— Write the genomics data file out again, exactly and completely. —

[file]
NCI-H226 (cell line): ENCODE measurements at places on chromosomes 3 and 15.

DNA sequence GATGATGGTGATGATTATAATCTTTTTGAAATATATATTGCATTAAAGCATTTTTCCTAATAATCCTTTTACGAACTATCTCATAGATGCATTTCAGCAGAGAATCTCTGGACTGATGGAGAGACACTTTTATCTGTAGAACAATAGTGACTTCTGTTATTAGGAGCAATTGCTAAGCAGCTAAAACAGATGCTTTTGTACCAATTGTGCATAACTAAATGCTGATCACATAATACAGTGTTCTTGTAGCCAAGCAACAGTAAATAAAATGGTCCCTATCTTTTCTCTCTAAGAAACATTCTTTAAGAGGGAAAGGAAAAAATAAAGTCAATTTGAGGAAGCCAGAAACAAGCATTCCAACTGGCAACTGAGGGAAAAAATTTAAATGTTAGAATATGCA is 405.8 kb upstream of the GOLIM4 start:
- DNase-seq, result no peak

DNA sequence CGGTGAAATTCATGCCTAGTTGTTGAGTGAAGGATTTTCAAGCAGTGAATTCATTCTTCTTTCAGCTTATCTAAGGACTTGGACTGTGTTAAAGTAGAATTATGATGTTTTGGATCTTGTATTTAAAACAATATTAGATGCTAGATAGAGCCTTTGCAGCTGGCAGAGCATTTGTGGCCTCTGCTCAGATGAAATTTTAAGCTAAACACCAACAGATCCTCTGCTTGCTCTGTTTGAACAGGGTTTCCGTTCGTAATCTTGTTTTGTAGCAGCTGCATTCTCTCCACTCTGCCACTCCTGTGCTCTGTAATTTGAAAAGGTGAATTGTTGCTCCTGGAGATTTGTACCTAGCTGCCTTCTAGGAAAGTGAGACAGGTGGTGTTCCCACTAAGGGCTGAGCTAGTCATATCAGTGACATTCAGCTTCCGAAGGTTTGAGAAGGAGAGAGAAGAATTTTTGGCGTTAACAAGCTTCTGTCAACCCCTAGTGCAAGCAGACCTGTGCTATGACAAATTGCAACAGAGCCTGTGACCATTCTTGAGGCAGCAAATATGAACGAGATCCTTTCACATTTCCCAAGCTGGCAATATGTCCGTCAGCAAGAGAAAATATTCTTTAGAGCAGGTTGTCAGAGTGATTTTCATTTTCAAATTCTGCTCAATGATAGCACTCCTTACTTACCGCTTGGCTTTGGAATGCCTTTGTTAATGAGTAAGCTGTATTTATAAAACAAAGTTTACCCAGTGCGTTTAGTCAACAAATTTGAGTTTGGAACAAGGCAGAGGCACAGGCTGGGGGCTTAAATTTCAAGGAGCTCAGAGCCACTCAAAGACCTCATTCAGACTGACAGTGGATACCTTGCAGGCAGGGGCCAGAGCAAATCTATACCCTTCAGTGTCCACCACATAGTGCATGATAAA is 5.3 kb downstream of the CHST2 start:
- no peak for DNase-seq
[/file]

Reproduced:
NCI-H226 (cell line): ENCODE measurements at places on chromosomes 3 and 15.

DNA sequence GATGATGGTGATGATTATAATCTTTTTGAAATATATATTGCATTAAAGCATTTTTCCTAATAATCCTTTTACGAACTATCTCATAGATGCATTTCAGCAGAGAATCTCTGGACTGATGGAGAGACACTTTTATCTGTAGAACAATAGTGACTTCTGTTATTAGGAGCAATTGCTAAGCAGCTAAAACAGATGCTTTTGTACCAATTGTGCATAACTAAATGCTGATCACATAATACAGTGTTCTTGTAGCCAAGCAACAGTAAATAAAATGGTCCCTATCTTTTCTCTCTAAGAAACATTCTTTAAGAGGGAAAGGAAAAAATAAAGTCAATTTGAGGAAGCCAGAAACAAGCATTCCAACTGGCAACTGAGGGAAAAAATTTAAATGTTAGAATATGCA is 405.8 kb upstream of the GOLIM4 start:
- DNase-seq, result no peak

DNA sequence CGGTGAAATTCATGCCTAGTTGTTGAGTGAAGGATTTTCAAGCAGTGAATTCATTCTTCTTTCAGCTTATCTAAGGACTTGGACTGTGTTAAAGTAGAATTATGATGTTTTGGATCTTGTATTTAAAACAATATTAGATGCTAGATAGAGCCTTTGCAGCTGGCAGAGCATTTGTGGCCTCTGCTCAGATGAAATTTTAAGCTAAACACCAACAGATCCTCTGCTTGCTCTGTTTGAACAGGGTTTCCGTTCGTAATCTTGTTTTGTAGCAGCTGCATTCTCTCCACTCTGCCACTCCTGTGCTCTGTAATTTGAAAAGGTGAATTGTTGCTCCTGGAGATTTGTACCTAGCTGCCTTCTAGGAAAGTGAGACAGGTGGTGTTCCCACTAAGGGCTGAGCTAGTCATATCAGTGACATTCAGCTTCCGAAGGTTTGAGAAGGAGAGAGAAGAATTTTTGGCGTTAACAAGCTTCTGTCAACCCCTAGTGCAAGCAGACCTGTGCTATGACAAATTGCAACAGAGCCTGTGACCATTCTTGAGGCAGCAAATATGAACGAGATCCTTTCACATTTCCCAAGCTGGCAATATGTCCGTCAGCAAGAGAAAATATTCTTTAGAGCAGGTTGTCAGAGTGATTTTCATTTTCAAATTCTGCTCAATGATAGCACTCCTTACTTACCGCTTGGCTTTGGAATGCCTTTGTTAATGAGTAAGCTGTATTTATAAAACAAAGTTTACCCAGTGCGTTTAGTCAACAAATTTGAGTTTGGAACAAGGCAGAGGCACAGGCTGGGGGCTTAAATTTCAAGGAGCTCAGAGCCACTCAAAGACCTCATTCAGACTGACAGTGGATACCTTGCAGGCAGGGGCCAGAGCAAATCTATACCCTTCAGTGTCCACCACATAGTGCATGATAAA is 5.3 kb downstream of the CHST2 start:
- no peak for DNase-seq